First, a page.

• Non-capturing closures (closures that do not capture variables from its environment) or closures that capture variables only by immutable borrow, implements automatically the Fn trait.
  • If all variables are captured by mutable and immutable borrows, then the closure implements automatically the FnMut trait.
  • If at least one variable is captured by move, then the closure implements automatically the FnOnce trait.

Moreover, on the diagram you can see the column (:) sign between the closure traits. These columns show the supertrait relation between the corresponding traits. For instance, FnOnce is a supertrait for FnMut. In its turn, FnMut can be considered as a supertrait for the Fn trait. This means that if you have a function that impose FnOnce trait bound on a parameter, you can pass to it FnMut and Fn closures as well. Indeed, if your function expects a closure that can be called only once (FnOnce trait bound), then it is clear that you can pass there a closure that does not modify the environment (Fn) or that modifies the environment (FnMut) because they will be called only once.

Let’s consider the following example. Let’s define the functions call_fn, call_fn_mut and call_fn_once that accepts one generic parameter with a trait bound that allows the function to accept Fn, FnMut and FnOnce closures correspondingly and call them. Note that the call_fn_mut impose the closure argument to be mutable.

fn call_fn<F>(f: F)
where
    F: Fn(),
{
    f();
}

fn call_fn_mut<F>(mut f: F)
where
    F: FnMut(),
{
    f();
}

fn call_fn_once<F>(f: F)
where
    F: FnOnce(),
{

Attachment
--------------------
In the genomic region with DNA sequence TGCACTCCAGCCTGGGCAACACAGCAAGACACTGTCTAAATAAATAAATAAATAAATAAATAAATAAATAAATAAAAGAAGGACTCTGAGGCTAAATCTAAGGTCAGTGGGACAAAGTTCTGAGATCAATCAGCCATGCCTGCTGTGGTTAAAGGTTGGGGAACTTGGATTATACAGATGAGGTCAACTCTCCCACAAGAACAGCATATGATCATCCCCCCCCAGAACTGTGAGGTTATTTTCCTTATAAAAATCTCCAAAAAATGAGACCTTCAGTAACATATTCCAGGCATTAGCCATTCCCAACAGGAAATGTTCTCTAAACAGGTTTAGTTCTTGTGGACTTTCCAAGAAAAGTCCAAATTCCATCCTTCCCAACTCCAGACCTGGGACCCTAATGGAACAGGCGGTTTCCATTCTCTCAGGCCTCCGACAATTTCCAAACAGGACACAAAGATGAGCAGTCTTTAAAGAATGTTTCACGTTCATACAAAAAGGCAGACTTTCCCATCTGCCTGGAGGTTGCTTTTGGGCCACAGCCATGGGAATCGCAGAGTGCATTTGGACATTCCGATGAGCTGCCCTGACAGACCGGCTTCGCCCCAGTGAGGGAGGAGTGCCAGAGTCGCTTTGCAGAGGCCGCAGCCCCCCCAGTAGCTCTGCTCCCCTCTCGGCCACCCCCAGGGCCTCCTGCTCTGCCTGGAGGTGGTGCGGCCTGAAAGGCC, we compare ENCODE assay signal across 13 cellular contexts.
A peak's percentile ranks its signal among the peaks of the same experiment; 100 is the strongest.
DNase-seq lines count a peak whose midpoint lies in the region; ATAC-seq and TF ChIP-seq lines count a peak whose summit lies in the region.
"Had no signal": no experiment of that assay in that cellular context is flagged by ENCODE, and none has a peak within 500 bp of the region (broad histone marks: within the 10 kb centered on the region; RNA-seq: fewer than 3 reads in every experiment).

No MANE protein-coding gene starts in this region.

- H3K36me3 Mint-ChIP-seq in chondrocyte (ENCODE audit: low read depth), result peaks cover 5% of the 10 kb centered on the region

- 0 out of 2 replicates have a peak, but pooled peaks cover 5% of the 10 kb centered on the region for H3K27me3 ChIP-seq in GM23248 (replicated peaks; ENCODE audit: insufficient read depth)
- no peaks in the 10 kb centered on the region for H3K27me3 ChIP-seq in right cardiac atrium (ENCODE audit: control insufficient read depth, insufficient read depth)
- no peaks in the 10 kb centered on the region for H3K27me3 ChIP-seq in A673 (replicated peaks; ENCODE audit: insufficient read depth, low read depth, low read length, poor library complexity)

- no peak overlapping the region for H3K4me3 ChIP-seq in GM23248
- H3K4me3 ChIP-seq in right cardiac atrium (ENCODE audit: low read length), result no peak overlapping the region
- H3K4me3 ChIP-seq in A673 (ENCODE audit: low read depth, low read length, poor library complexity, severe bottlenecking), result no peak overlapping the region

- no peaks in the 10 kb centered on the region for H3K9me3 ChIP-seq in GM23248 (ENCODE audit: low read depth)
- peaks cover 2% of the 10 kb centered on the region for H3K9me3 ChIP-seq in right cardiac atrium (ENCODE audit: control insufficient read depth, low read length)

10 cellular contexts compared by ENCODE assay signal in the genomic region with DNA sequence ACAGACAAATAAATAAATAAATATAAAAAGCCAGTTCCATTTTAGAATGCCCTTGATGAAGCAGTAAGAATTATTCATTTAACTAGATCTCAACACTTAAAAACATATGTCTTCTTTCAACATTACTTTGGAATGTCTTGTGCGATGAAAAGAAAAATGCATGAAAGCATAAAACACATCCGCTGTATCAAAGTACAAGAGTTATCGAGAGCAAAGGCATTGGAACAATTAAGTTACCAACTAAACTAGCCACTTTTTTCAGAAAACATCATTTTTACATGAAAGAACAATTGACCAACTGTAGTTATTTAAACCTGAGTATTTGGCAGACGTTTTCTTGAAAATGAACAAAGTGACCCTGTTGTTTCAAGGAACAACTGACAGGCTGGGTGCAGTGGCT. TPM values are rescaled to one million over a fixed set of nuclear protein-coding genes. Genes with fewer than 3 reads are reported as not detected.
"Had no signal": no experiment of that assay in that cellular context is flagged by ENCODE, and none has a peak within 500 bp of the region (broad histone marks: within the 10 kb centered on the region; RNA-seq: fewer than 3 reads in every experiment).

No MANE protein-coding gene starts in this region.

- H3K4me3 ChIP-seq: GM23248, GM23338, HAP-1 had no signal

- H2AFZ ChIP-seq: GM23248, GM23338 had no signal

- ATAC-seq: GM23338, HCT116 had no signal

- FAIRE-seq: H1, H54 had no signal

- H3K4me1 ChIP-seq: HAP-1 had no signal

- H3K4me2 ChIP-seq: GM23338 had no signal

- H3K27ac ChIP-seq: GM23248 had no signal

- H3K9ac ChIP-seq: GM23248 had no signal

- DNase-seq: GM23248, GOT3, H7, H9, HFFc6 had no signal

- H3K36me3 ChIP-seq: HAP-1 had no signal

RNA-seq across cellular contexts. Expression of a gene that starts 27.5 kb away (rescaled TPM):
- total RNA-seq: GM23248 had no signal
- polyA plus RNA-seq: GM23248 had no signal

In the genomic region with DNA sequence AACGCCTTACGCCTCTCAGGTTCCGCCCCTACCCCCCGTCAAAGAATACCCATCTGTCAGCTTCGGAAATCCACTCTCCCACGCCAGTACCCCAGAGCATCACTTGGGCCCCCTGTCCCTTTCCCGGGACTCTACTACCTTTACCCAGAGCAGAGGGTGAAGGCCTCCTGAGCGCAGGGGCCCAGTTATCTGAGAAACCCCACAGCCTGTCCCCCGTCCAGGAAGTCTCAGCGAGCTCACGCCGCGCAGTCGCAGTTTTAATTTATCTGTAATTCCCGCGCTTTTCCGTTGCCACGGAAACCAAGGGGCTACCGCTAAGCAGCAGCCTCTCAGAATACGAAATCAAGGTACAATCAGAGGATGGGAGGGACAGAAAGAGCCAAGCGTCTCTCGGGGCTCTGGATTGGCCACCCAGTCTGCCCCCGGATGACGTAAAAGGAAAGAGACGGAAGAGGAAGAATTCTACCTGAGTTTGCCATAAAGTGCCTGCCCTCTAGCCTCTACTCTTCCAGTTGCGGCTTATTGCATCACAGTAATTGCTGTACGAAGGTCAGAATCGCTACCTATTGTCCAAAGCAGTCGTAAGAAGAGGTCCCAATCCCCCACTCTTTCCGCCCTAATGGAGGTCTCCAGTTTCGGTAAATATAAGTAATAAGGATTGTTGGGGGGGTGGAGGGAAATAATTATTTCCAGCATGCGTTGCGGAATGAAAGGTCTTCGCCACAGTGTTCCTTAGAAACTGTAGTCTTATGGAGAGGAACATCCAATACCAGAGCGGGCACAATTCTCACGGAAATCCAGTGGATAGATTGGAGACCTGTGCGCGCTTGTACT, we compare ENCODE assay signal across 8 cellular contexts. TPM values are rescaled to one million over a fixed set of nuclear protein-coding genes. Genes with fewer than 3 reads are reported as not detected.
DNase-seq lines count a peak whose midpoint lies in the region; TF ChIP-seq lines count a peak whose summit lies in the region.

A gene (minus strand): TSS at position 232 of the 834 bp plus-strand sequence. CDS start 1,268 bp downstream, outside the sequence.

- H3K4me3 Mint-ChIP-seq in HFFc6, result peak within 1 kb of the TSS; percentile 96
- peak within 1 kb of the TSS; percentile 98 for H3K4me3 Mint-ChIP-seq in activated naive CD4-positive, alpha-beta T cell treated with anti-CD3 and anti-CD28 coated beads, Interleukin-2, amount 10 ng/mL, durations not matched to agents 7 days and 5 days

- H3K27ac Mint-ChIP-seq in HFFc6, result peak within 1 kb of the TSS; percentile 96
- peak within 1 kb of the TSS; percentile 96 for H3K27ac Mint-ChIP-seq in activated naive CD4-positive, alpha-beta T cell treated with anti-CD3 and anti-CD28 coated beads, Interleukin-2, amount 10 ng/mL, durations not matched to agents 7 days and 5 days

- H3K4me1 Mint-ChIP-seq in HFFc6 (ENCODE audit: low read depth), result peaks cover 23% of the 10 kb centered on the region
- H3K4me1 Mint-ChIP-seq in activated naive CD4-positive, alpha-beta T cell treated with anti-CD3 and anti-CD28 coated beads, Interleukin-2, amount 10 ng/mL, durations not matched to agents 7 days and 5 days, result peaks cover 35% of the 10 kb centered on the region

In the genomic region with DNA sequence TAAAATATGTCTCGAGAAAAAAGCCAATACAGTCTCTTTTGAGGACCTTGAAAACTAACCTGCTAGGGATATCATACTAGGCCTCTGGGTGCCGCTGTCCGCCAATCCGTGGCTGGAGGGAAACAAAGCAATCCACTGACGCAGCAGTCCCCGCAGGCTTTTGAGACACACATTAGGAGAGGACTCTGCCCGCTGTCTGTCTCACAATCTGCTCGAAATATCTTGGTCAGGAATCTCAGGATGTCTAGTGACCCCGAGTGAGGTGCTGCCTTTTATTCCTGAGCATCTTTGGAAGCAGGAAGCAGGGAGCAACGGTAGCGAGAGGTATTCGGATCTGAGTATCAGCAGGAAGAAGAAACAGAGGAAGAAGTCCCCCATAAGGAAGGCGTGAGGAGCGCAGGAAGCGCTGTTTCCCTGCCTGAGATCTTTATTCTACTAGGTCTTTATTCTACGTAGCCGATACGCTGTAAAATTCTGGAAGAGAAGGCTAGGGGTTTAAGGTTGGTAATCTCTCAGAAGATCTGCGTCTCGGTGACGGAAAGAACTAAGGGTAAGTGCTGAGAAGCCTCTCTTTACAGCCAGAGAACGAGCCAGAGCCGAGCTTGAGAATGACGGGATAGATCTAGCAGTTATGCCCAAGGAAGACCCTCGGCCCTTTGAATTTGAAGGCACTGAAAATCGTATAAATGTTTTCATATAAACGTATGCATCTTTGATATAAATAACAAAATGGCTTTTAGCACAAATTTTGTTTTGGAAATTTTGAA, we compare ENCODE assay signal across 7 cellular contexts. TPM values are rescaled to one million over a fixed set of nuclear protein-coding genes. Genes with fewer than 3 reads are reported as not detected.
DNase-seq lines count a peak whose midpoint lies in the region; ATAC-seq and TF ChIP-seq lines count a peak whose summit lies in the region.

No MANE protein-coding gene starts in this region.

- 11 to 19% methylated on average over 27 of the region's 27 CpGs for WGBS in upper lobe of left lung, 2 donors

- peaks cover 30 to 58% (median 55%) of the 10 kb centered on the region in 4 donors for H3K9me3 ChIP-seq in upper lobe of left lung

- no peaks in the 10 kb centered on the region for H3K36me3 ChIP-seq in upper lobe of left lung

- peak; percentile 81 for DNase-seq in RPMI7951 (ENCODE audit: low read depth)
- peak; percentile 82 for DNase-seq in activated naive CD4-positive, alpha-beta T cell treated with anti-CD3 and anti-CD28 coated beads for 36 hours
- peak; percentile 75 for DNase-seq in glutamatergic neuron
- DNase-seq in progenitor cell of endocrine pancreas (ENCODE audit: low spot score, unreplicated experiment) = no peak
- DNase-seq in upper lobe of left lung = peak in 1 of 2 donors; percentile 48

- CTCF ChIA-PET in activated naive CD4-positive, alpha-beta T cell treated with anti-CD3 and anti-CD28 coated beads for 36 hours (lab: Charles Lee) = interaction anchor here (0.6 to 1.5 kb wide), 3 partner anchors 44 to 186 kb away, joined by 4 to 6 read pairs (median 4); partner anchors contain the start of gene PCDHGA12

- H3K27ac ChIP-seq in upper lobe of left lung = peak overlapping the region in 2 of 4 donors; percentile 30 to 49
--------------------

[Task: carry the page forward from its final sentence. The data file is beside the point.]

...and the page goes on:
f();
}
...

Now, let’s try to use the closures defined in our previous section as an argument to these functions:

...
fn main() {
    let immut_val = String::from("immut");
    let fn_closure = || {
        println!("Len: {}", immut_val.len());
    };

    let mut mut_val = String::from("mut");
    let mut fnmut_closure = || {
        mut_val.push_str("-new");
    };

    let value = String::from("value");
    let fnonce_closure = || {
        let moved_value = value;
    };

    call_fn(fn_closure);
    call_fn_mut(fn_closure);
    call_fn_once(fn_closure);

    // call_fn(fnmut_closure); //error: fnmut_closure implements `FnMut`, not `Fn`
    call_fn_mut(fnmut_closure);
    call_fn_once(fnmut_closure);

    // call_fn(fnonce_closure); //error: fnonce_closure implements `FnOnce`, not `Fn`
    // call_fn_mut(fnonce_closure); //error: fnonce_closure implements `FnOnce`, not `FnMut`
    call_fn_once(fnonce_closure);
}

As you can see, the closure fn_closure, which automatically implements the Fn trait because it only borrows variables immutably, can be passed as an argument to any of these three functions. This means that if the closure implements Fn trait it automatically implements FnMut and FnOnce traits also.

From the error explanation, we understand that the fnmut_closure closure does not implement the Fn trait. Similarly, the fnonce_closure closure does not implement the Fn and FnMut traits. Thus, they cannot be passed as parameters to the corresponding functions.

References to Closures

It should be highlighted that:

  • If type F implements the Fn trait then &F also implements the Fn trait.
  • If type F implements the FnMut trait then &mut F also implements the FnMut trait.

This means that in our example instead of passing to higher order functions closures implementing the Fn and FnMut traits, we could pass the references to them: